Milan following a dangerous path

Posted by Sumeet Paul

It has been clear for some time that Milan owner Silvio Berlusconi wants change at the club, and it begins with replacing Massimiliano Allegri as manager.

Despite leading the club to a third-place finish, and therefore securing what appeared at one stage to be an unlikely seat amongst Europe’s elite next year, it appears it isn’t enough for the eccentric chief.

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Having won the Scudetto in his first season before finishing second behind an unbeaten Juventus last year, Allegri has continually done a solid job. By managing difficult dressing room personalities as well as dealing with the pressure that comes with such a role, he can be relatively satisfied with what he has achieved.

Critics will point toward his dubious selection decisions, while also questioning the level of his tactical ability. It is even more so in Europe, where he has been unable to kick on after reaching the knockout stages of the Champions League.

Yet despite the criticisms, he has delivered in a results-based business domestically and has laid the foundations for what ideally will be a new cycle of success in the years ahead. His motivational skills and man-management have clearly been effective in most instances, so is this just a personal decision or for the good of the club?

The Rossoneri finished just eight points shy of their total from last season. Considering Allegri had to achieve that without Zlatan Ibrahimovic, Thiago Silva and Alessandro Nesta, to name but a few, it is a remarkable accomplishment given the circumstances and early-season slump.

However, that hasn’t proved enough this past week, as confusion surrounds whether or not he will remain in charge.

Berlusconi reportedly released a statement suggesting that Allegri would leave, while also hinting at a complete organisational re-structuring over the summer. The club later denied the authenticity of the letter, and dismissed reports that they would be searching for a new coach.

Speculation then resurfaced that former Milan midfielder Clarence Seedorf would return to replace Allegri, with Paolo Maldini joining in a front office role. While the notion of former players returning to the club is a welcome one, handing the inexperienced Dutchman the reins is surely not the answer.

Berlusconi must understand the importance of the next few years, and how a managerial change at this stage could affect Milan's vision.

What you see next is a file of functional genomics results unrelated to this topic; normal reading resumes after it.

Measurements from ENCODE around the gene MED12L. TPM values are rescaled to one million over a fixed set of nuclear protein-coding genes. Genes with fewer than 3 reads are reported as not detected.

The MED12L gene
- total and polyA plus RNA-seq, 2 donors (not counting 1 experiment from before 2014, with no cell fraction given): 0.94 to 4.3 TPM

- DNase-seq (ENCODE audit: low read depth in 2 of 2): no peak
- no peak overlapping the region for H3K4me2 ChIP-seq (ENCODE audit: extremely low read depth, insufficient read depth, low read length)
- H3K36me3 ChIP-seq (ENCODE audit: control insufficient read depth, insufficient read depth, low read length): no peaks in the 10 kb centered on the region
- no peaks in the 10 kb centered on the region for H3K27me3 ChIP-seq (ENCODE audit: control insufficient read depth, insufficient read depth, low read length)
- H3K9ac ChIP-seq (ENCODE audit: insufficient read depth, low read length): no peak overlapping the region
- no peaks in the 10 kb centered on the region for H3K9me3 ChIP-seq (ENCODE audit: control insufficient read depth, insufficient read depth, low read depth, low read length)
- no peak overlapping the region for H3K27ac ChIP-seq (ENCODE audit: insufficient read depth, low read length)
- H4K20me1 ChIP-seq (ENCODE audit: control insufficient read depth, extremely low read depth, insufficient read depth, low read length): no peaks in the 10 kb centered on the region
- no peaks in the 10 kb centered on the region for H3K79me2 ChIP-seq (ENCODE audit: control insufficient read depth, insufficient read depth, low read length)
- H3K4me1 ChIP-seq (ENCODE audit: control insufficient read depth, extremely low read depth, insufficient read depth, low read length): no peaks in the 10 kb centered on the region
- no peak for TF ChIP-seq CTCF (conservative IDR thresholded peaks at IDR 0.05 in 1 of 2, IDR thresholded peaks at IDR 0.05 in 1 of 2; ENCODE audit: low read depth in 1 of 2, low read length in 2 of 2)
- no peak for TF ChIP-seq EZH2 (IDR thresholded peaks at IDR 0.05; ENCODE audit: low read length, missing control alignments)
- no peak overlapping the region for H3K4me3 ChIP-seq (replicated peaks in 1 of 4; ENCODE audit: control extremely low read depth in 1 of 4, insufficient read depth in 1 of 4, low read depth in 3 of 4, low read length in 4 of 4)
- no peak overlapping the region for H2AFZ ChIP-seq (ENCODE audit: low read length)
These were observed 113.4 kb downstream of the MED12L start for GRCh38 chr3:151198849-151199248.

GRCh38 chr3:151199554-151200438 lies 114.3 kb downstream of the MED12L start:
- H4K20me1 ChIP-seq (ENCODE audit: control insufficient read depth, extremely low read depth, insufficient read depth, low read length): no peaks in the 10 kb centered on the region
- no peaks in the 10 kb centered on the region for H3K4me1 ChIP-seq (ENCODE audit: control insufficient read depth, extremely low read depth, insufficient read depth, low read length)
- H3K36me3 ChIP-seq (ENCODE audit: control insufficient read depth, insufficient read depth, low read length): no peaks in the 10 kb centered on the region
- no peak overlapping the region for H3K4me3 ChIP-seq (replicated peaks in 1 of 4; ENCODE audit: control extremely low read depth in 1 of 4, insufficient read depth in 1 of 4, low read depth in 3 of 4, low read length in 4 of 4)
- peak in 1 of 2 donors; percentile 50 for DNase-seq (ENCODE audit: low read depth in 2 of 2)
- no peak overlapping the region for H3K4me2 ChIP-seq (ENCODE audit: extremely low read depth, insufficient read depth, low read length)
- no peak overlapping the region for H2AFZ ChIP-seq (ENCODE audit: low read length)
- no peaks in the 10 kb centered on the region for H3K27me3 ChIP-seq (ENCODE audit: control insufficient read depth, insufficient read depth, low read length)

If he doesn’t have the confidence in Allegri, then he has the right to make a change. However, by asking Seedorf to step in and continue this project is not only risky, but also a recipe for disaster.

On Wednesday, Allegri met with Milan vice-president Adriano Galliani with speculation rife amongst the Italian media they were to discuss his severance package. Neither gave away any clues when leaving Via Turati, merely suggesting that they had enjoyed a good coffee together.

The Curva Sud later released a statement defending their beleaguered coach, which speaks volumes of the support Allegri does have and the fear factor that surrounds San Siro should he be replaced by his former player.

“We have to have our say on the latest situation that could be detrimental to the future of our beloved and glorious Milan,” the supporters began in a statement on their website.

"Today we find ourselves with a project which has just started which will soon be dismantled because of the choice of the President. We, at the very least, ask that Milan and its fans are respected with decisions which are not made in the moment but with the continuation of a project which a year ago we supported against everything and everyone.:

Milan could well be on the cusp of becoming a force in both Italy and Europe if they successfully continue the work done over the past year. Axing Allegri and bringing in Seedorf may well result in a huge setback in that three-year plan to return to the top.

Allegri out, Seedorf in? If Allegri is to leave, who would you rather see replace him?

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